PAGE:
Once you have kids, you realize that children misbehave in all kinds of ways. They explore their boundaries by disobeying us, their parents, to see what is OK and what is not OK. It's part of growing up and gaining independence. In our house though, there is one crime that supersedes all others: lying. To us it is the worst one, because it takes away trust. And without trust things deteriorate quickly.
My kids know that if you do something wrong and tell the truth about it, we will go much easier on them than if they are caught in a lie. But guess what? All kids lie. All kids will attempt it at some point. Either to get themselves out of trouble, or as an experiment in where their boundaries are. If you think your kids have never tried lying, then your child is probably just a really good liar.
These lies are not usually too big at first. They are lies about whether they brushed their teeth really well, or lies about who broke the cup, or lies about whether they finished their homework or not. Unchecked, these smaller lies can be a slippery slope. As parents, we need to step up and draw the line in the sand for our kids, so they know what is acceptable and what is not.
I truly believe that much of the trouble teenagers get into stems from unchecked lying, so we should deal with it while can.
In our house we have seen our two girls attempt to lie on a few occasions. One of our girls has rarely tried to lie, but is in fact quite good at it. She could easily get away with it if we weren't constantly aware that kids try these sorts of things. Our other daughter will try every now and again to lie about something minor, but she's quite terrible at it (thankfully). The moment you question her even a bit she gets a look in her eye and sometimes a sheepish smile where you can tell immediately that she's been busted.
Every time the children have attempted to tell an untruth there have been consequences. If it can be a natural consequence that directly relates to the lie, I find this is most effective. For example, if they try to go on their tablet after lights out and we come up and see them quickly shuffle something under their covers (and they lie when we ask them about it), then the tablet is gone for a period of time — because they lied about it. If they had told the truth they might have just received a mini-lecture about making sure the tablet is off for bedtime. The consequence is always worse when a lie is involved.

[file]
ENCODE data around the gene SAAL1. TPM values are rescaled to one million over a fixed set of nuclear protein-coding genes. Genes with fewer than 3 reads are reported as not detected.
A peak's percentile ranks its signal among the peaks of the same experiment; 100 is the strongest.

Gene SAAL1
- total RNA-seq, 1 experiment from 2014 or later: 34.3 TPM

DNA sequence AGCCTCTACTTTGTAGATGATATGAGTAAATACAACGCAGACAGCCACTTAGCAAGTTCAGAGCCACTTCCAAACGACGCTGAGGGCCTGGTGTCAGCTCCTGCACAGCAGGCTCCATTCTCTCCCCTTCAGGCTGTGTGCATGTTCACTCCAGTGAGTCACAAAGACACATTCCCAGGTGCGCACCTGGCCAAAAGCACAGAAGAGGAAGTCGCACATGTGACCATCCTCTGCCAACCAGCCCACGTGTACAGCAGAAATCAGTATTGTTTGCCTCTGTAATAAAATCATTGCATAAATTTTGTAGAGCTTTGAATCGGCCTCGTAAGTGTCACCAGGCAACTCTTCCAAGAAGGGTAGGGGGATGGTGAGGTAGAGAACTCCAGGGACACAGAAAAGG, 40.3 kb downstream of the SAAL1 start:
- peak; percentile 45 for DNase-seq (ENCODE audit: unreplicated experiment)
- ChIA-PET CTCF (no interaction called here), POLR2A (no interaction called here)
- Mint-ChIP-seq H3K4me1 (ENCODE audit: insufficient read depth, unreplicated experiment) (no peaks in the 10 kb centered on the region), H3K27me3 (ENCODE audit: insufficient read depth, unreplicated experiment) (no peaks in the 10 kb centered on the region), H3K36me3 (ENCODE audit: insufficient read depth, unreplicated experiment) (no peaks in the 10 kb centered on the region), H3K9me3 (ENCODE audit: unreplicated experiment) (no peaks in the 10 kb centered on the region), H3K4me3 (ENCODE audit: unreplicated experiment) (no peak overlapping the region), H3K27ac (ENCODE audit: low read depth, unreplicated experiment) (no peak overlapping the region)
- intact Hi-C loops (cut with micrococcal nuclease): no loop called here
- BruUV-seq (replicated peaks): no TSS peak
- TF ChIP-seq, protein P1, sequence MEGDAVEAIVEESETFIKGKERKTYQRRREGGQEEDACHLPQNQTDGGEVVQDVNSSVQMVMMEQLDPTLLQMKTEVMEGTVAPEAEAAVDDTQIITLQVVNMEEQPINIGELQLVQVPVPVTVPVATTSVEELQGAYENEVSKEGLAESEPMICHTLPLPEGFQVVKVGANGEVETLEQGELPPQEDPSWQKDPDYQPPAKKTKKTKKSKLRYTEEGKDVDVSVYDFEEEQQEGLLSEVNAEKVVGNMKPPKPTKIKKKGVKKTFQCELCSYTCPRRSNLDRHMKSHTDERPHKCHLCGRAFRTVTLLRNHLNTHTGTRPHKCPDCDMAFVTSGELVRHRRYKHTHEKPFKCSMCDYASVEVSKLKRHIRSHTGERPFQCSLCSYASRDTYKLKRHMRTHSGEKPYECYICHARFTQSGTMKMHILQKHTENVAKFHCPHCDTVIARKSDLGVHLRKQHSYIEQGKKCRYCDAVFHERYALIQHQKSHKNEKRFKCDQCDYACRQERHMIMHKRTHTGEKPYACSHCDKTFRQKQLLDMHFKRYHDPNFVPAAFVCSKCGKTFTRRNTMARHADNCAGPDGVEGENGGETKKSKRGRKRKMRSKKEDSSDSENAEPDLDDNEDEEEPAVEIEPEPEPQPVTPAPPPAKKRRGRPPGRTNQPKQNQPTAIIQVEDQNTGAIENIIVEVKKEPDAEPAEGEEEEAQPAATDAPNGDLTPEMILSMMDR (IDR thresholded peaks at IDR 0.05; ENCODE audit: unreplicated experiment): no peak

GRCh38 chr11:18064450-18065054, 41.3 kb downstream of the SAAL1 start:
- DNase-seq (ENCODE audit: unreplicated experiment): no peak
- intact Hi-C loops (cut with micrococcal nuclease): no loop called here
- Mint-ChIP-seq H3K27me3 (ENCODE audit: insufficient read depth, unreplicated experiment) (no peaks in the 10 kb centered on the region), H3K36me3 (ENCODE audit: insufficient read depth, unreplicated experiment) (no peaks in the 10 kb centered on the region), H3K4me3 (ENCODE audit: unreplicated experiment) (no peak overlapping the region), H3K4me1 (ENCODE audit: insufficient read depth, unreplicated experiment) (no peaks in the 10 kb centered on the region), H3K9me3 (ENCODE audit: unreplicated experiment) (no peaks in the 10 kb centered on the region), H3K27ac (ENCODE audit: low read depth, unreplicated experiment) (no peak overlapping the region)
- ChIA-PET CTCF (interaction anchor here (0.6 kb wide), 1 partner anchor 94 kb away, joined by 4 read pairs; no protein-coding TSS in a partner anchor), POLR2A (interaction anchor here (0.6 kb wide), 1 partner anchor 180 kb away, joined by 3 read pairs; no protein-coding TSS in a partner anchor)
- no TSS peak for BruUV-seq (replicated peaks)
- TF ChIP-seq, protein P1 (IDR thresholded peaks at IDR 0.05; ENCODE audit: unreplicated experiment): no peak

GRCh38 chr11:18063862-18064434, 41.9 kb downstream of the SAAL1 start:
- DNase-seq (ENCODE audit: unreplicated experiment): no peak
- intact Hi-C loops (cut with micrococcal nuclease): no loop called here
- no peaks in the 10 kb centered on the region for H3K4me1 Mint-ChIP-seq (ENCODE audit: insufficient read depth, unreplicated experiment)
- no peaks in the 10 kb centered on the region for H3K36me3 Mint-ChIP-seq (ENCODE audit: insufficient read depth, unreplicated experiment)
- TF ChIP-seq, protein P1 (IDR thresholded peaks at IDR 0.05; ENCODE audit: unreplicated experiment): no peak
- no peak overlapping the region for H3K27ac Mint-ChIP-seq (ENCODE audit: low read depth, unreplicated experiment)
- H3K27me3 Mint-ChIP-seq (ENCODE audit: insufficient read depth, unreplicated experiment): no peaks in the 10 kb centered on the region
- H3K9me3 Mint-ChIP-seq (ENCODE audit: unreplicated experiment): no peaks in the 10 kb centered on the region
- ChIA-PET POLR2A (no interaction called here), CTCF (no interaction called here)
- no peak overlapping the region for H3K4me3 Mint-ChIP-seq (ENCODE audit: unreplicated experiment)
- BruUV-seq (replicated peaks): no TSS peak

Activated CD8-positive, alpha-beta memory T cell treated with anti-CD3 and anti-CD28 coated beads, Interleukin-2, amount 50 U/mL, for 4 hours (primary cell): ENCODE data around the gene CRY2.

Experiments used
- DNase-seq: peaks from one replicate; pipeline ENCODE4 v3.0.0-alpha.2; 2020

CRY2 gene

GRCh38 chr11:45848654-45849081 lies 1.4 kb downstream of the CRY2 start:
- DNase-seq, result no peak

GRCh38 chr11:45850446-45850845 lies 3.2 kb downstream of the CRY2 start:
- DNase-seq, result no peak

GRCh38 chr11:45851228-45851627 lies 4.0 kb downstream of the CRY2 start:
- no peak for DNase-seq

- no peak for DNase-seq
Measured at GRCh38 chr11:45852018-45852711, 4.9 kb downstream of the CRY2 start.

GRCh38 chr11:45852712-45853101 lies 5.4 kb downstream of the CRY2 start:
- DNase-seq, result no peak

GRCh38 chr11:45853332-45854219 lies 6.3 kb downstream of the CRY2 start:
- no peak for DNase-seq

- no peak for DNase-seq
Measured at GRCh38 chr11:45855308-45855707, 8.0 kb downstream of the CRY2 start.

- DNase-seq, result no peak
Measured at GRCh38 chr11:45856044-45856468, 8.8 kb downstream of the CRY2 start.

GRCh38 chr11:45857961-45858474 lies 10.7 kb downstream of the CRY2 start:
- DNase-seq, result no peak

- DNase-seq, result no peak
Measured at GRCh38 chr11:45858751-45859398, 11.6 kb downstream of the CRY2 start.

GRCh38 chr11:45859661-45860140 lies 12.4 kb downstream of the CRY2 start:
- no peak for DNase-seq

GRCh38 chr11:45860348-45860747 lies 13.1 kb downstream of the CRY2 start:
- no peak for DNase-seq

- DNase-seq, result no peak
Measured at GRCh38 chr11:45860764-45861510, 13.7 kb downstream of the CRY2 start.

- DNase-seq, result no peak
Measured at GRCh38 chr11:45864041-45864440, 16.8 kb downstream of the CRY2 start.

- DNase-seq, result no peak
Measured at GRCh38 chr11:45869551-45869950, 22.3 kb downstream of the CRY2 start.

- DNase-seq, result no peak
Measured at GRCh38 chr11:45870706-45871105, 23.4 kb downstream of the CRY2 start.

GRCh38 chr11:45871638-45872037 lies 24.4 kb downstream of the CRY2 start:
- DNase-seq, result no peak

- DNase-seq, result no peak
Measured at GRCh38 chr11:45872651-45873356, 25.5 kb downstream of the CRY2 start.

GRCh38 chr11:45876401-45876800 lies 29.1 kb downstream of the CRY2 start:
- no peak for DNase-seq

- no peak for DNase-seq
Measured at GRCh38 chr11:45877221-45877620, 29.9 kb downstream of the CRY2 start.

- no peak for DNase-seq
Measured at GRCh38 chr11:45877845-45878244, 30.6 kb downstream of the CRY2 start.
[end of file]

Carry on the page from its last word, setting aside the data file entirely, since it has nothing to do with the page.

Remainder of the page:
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I truly believe that much of the trouble teenagers get into stems from unchecked lying, so we should deal with it while can. While they are still relatively young and somewhat pliable still.
Having said how much I dislike lying, and how it is on the top of the list of worst transgressions in our house, I think we all need to give kids some grace in knowing that trying lying on for size is a part of youth. It's almost a rite of passage to try it out, get caught and realize that it is so not worth it.
Recently, there was a young girl who told a lie. A lie about an attacker perpetrating a hate crime by cutting her hijab. A girl who tried lying on for size, and I'm betting will likely never, ever do it again.
I do not know this girl or the whole situation, so I can only speculate. I wonder if perhaps she accidentally ripped or cut her hijab — she could have lied because she was worried about getting in trouble. She probably didn't think of the consequences and likely had no thought that the news of her hijab being cut would reach the ear of the prime minister of Canada. She was just a girl who tried lying, for whatever reason.
Can any of us say that our children have never attempted to lie to get out of trouble? The only difference in this situation is the scope of the lie. And that this little girl's lie could have far-reaching consequences in people's willingness to report hate crimes. But, fortunately, at the young age of 11, she likely wasn't thinking about hate crime reporting. It quite possibly wasn't on her radar at such a young age. She was just thinking about whatever it was that made her lie in the first place.
It's not a job for the court of public opinion to discipline her for it. It's her parents'.
In light of all this, I think that everyone should go easy on her.She's an 11-year-old girl who did what all kids do at one point or another. Try lying on for size.And it's not a job for the court of public opinion to discipline her for it.It's her parents'. The way it snowballed out of control on her, I kind of doubt she'll ever try it again.We're very lucky that the family stood up and confessed before some innocent person matching the description of the attacker was detained.
I was impressed with how various leaders in our country reacted swiftly and decisively upon hearing about the "hate crime." And I know that one child's lie will not stop them from reacting swiftly and decisively if another hate crime is reported. Because hate is not tolerated in this country.Nor should it be anywhere.
So, realize that kids will try lying. No matter how good you think your kids are, they will attempt a lie at some point. And if we deal with it at a young age, then they will know without a doubt that it's not worth it. So not worth it. As this young girl likely realizes now, too.
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